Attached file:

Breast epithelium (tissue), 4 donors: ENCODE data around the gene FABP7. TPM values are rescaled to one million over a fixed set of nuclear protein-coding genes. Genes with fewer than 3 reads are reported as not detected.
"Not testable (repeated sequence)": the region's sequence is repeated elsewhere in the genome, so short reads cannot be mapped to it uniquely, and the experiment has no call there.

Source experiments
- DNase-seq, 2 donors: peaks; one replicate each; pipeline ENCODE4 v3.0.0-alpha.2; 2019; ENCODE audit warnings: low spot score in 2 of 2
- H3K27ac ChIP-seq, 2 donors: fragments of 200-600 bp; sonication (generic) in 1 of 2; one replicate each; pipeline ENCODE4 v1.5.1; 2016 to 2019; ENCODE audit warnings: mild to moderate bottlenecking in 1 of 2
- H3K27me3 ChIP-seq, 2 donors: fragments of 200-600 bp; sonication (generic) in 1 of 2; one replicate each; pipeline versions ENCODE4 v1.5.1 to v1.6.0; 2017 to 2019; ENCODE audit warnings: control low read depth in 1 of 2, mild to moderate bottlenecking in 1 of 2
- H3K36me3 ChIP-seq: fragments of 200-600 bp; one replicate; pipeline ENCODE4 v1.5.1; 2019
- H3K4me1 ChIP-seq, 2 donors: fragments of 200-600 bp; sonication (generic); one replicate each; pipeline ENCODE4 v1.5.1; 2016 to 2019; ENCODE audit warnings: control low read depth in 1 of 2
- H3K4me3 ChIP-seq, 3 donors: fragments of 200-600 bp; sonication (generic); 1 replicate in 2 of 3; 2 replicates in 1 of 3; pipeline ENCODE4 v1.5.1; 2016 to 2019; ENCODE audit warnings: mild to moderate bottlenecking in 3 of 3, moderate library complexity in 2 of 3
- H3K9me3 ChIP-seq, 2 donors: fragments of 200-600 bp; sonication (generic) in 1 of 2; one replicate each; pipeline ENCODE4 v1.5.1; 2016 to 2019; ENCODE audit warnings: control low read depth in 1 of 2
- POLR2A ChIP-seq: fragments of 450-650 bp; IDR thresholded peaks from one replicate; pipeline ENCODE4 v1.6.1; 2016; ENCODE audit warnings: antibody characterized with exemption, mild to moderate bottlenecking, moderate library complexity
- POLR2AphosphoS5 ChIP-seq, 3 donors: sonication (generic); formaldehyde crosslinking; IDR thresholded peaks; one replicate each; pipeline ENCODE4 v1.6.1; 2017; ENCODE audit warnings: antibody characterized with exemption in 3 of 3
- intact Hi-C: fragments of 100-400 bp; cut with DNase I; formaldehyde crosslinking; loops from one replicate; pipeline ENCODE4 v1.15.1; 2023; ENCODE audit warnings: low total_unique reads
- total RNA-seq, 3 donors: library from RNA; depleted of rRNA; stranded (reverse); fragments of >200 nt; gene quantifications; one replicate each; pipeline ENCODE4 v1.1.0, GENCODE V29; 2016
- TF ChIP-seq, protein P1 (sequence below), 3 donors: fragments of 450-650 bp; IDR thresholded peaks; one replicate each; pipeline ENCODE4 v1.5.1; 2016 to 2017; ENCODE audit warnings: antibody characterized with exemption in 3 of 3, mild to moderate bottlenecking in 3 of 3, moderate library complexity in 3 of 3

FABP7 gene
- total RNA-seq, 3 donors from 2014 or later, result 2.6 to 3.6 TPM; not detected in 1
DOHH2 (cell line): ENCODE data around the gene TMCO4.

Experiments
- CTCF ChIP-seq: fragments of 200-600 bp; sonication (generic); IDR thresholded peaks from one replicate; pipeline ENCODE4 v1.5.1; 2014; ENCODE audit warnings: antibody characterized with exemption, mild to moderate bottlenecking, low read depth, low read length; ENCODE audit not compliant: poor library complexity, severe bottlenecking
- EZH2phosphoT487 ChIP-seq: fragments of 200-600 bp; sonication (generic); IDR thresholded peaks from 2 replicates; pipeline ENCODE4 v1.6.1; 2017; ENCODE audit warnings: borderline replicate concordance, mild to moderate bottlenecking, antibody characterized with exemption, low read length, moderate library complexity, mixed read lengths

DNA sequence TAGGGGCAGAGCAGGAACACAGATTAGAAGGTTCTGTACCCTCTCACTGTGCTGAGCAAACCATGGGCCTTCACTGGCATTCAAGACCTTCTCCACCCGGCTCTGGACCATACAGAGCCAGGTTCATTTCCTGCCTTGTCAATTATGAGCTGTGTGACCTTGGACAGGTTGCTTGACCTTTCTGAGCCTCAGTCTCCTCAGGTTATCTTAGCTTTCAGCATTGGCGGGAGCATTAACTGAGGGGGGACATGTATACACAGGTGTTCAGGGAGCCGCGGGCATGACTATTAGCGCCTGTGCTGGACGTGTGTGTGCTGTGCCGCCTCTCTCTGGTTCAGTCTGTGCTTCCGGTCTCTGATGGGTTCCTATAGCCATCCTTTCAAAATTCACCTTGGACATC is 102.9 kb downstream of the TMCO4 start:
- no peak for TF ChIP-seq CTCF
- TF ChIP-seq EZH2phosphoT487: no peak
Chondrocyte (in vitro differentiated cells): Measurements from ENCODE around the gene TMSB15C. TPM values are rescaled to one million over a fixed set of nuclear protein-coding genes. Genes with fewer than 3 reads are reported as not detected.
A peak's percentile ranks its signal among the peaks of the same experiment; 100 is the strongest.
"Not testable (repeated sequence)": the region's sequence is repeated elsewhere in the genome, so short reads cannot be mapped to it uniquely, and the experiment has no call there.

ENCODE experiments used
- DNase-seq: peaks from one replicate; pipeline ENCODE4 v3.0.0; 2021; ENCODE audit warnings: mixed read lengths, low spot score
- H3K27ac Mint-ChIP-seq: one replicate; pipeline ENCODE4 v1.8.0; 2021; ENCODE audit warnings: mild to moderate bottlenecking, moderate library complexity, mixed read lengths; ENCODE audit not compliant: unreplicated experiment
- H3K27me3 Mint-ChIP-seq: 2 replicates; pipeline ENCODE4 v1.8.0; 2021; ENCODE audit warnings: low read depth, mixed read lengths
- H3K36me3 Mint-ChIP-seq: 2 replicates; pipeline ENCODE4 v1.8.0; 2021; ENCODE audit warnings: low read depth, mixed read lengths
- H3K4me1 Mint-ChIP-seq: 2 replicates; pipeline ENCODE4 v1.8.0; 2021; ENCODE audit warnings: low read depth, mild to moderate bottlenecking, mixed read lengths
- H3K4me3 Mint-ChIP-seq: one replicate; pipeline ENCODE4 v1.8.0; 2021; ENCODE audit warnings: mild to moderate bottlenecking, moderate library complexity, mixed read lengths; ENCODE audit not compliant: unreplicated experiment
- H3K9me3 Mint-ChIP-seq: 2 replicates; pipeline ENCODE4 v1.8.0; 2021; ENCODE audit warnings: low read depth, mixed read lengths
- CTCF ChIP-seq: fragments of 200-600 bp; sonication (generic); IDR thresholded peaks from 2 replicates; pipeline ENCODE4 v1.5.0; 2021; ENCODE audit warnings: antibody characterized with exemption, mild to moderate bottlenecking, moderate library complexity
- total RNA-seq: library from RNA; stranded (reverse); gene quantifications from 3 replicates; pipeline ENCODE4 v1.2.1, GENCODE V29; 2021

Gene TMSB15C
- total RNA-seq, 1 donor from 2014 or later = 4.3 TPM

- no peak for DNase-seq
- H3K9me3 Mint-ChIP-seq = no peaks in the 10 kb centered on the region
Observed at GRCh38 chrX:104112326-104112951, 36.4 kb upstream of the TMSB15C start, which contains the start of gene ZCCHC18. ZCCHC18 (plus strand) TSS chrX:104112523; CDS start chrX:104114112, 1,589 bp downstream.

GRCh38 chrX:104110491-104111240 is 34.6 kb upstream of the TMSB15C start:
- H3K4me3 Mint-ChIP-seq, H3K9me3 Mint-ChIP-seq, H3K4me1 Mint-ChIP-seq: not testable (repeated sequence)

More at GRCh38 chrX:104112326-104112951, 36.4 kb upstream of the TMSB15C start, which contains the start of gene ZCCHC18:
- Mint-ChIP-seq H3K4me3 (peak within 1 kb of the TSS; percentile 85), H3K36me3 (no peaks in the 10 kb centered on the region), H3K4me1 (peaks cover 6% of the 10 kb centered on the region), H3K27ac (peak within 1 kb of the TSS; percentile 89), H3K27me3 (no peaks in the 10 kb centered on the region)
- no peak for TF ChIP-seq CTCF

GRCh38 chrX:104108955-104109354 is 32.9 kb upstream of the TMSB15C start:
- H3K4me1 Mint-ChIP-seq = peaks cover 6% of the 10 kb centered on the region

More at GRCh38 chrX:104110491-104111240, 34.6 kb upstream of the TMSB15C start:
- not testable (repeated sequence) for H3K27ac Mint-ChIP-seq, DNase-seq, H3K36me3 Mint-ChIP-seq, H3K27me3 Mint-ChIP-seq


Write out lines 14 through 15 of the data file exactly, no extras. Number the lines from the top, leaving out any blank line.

- total RNA-seq, 3 donors: library from RNA; depleted of rRNA; stranded (reverse); fragments of >200 nt; gene quantifications; one replicate each; pipeline ENCODE4 v1.1.0, GENCODE V29; 2016
- TF ChIP-seq, protein P1 (sequence below), 3 donors: fragments of 450-650 bp; IDR thresholded peaks; one replicate each; pipeline ENCODE4 v1.5.1; 2016 to 2017; ENCODE audit warnings: antibody characterized with exemption in 3 of 3, mild to moderate bottlenecking in 3 of 3, moderate library complexity in 3 of 3